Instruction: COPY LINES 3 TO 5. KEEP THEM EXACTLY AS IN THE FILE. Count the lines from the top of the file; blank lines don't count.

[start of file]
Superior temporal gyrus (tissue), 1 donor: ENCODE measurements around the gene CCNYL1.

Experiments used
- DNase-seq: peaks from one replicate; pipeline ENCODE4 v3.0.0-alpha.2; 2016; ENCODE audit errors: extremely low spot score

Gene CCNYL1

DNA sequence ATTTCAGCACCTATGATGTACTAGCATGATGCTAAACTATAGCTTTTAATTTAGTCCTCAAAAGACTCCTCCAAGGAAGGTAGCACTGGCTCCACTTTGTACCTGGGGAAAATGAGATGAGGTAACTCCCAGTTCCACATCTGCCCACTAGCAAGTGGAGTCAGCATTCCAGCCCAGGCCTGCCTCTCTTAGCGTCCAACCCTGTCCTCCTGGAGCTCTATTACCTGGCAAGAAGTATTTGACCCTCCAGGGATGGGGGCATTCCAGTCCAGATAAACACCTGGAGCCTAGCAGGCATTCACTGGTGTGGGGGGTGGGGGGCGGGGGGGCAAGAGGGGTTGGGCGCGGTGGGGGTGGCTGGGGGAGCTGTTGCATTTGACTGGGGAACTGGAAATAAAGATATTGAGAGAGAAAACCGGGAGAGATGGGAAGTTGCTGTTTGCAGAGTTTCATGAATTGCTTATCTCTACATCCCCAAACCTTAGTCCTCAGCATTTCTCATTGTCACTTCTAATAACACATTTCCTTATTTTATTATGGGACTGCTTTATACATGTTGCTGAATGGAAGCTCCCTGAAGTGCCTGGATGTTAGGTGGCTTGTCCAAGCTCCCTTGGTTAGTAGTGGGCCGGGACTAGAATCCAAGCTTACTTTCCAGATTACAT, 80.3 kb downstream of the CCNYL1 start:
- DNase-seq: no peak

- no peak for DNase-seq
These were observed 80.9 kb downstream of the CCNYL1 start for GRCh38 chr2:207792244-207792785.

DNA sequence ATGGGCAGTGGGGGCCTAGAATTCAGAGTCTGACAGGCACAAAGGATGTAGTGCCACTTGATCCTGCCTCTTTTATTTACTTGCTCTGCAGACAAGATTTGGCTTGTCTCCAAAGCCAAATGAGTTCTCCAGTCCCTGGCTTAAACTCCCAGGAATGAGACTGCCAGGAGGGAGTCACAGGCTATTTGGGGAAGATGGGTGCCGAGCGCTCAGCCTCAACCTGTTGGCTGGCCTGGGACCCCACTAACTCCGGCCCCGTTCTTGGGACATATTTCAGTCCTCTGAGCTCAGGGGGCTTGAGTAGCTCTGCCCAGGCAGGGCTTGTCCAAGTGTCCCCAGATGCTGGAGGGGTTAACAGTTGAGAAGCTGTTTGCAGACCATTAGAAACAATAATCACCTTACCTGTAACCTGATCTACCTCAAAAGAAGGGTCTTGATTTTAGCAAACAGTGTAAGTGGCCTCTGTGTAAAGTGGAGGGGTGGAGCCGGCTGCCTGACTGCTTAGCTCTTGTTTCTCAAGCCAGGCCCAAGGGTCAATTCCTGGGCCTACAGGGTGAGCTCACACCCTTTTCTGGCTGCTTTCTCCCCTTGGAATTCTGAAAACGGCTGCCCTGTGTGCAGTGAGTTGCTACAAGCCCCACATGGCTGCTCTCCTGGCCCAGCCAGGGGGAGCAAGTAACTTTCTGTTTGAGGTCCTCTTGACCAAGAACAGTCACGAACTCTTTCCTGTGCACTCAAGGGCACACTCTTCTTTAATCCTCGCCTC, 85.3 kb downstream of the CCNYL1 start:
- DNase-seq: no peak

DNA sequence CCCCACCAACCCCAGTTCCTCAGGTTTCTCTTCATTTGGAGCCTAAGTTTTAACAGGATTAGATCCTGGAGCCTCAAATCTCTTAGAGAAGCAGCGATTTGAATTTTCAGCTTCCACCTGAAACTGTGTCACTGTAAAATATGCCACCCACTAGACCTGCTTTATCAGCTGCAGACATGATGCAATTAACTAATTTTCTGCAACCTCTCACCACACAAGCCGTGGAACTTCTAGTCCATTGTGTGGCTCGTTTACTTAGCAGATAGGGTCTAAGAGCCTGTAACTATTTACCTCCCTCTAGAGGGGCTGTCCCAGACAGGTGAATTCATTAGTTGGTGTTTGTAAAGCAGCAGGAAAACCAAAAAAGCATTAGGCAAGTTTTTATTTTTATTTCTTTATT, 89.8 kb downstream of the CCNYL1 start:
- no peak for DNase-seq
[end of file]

- DNase-seq: peaks from one replicate; pipeline ENCODE4 v3.0.0-alpha.2; 2016; ENCODE audit errors: extremely low spot score

Gene CCNYL1

DNA sequence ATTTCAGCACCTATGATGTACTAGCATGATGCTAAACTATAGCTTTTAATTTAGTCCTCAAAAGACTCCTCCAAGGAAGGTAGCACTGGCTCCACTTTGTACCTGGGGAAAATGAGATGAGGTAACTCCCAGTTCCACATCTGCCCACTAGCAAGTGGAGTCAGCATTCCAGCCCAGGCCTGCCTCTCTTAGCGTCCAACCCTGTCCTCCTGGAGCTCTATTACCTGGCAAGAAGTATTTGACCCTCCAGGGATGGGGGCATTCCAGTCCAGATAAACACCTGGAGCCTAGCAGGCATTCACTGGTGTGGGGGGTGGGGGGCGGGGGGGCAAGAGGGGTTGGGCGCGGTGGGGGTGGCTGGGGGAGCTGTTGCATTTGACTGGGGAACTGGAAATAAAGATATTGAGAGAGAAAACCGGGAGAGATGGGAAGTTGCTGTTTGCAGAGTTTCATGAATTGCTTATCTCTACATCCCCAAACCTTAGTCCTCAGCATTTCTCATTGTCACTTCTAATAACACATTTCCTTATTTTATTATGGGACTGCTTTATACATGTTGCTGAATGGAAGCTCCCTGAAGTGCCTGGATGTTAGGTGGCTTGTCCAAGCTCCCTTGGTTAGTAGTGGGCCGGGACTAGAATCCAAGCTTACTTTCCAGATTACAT, 80.3 kb downstream of the CCNYL1 start: